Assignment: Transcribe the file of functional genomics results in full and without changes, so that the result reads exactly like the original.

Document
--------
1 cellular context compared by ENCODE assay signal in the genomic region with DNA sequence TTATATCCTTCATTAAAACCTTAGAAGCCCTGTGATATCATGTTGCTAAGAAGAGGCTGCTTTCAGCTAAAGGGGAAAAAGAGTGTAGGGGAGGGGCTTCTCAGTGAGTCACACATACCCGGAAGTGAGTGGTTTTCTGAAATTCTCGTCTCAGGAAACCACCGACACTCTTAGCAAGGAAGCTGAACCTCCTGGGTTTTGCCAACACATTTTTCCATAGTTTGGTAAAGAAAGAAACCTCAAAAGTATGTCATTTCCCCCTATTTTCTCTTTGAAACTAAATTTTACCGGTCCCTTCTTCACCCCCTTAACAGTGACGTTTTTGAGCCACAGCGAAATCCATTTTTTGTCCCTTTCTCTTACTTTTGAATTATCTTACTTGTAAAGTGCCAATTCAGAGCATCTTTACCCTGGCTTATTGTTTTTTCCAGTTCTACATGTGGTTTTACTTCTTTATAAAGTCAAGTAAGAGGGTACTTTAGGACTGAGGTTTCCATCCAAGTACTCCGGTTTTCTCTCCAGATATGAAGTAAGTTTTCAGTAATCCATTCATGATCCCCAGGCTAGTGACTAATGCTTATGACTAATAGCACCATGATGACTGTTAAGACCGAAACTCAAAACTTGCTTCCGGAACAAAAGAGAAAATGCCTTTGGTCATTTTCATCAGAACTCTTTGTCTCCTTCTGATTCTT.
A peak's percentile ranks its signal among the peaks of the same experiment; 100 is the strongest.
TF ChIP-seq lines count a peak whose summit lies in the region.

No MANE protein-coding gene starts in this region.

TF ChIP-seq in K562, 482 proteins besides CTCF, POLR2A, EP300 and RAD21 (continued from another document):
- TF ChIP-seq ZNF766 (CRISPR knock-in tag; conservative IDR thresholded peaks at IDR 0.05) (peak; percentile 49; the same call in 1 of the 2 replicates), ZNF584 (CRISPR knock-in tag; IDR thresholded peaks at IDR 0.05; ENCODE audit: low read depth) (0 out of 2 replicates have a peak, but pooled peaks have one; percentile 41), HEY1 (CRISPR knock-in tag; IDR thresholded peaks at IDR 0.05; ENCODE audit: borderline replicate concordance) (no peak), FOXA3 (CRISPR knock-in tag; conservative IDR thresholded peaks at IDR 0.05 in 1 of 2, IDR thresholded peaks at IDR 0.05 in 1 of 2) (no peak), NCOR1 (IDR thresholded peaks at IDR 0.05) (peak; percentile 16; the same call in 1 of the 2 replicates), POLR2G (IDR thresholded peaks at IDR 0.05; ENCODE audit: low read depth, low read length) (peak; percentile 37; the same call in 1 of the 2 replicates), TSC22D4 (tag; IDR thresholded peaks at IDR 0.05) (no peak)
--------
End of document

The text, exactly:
1 cellular context compared by ENCODE assay signal in the genomic region with DNA sequence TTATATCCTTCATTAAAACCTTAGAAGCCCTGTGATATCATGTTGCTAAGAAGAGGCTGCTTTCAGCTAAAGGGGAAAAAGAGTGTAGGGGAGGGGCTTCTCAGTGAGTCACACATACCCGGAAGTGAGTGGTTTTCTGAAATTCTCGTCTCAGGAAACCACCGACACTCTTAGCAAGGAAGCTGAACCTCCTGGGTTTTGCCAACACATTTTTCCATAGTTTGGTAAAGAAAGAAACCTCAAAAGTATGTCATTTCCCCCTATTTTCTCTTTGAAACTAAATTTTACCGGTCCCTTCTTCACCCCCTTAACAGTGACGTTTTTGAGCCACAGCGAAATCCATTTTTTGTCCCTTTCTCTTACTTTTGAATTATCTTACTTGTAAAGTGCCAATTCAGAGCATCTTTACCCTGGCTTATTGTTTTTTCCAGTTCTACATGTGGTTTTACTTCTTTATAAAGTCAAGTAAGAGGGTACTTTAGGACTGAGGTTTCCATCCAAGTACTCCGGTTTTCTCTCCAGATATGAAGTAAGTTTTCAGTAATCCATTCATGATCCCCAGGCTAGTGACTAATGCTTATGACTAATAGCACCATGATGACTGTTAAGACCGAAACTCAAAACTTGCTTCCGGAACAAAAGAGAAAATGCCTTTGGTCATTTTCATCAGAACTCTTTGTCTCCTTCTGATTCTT.
A peak's percentile ranks its signal among the peaks of the same experiment; 100 is the strongest.
TF ChIP-seq lines count a peak whose summit lies in the region.

No MANE protein-coding gene starts in this region.

TF ChIP-seq in K562, 482 proteins besides CTCF, POLR2A, EP300 and RAD21 (continued from another document):
- TF ChIP-seq ZNF766 (CRISPR knock-in tag; conservative IDR thresholded peaks at IDR 0.05) (peak; percentile 49; the same call in 1 of the 2 replicates), ZNF584 (CRISPR knock-in tag; IDR thresholded peaks at IDR 0.05; ENCODE audit: low read depth) (0 out of 2 replicates have a peak, but pooled peaks have one; percentile 41), HEY1 (CRISPR knock-in tag; IDR thresholded peaks at IDR 0.05; ENCODE audit: borderline replicate concordance) (no peak), FOXA3 (CRISPR knock-in tag; conservative IDR thresholded peaks at IDR 0.05 in 1 of 2, IDR thresholded peaks at IDR 0.05 in 1 of 2) (no peak), NCOR1 (IDR thresholded peaks at IDR 0.05) (peak; percentile 16; the same call in 1 of the 2 replicates), POLR2G (IDR thresholded peaks at IDR 0.05; ENCODE audit: low read depth, low read length) (peak; percentile 37; the same call in 1 of the 2 replicates), TSC22D4 (tag; IDR thresholded peaks at IDR 0.05) (no peak)